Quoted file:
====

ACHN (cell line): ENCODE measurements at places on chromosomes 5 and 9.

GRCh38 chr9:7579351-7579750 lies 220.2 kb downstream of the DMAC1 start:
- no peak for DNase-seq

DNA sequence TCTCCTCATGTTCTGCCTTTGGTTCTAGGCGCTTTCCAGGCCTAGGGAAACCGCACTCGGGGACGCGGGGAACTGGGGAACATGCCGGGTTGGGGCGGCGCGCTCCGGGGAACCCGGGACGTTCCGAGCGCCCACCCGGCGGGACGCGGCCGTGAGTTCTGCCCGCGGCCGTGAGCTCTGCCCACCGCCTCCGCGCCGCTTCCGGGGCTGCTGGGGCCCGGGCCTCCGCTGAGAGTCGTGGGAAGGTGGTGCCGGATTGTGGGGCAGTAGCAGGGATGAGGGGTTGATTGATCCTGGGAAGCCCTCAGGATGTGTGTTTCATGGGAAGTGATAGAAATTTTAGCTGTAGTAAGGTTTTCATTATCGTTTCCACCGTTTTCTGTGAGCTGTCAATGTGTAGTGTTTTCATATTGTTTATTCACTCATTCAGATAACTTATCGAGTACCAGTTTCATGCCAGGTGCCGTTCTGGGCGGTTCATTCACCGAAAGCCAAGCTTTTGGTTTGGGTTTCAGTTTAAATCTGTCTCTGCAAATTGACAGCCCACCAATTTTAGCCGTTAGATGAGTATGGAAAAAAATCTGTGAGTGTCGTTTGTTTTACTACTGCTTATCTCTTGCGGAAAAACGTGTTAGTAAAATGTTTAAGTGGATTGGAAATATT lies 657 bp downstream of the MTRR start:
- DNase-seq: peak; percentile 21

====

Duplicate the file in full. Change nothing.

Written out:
ACHN (cell line): ENCODE measurements at places on chromosomes 5 and 9.

GRCh38 chr9:7579351-7579750 lies 220.2 kb downstream of the DMAC1 start:
- no peak for DNase-seq

DNA sequence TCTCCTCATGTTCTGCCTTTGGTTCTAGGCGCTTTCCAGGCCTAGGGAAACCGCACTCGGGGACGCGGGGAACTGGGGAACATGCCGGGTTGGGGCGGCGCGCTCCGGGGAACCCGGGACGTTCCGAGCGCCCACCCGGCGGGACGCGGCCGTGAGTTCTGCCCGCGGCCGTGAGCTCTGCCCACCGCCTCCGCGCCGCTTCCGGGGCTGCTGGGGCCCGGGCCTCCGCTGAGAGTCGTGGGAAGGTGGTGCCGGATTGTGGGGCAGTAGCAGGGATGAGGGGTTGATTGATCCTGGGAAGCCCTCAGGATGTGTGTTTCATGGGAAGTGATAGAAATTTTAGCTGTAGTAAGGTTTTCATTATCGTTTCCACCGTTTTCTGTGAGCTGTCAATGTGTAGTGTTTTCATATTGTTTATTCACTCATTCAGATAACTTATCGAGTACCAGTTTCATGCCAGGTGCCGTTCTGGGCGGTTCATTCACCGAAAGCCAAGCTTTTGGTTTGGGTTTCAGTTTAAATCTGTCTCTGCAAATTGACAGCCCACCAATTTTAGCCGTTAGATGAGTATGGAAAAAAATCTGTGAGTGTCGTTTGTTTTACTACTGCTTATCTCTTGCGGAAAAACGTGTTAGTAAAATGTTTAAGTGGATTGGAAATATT lies 657 bp downstream of the MTRR start:
- DNase-seq: peak; percentile 21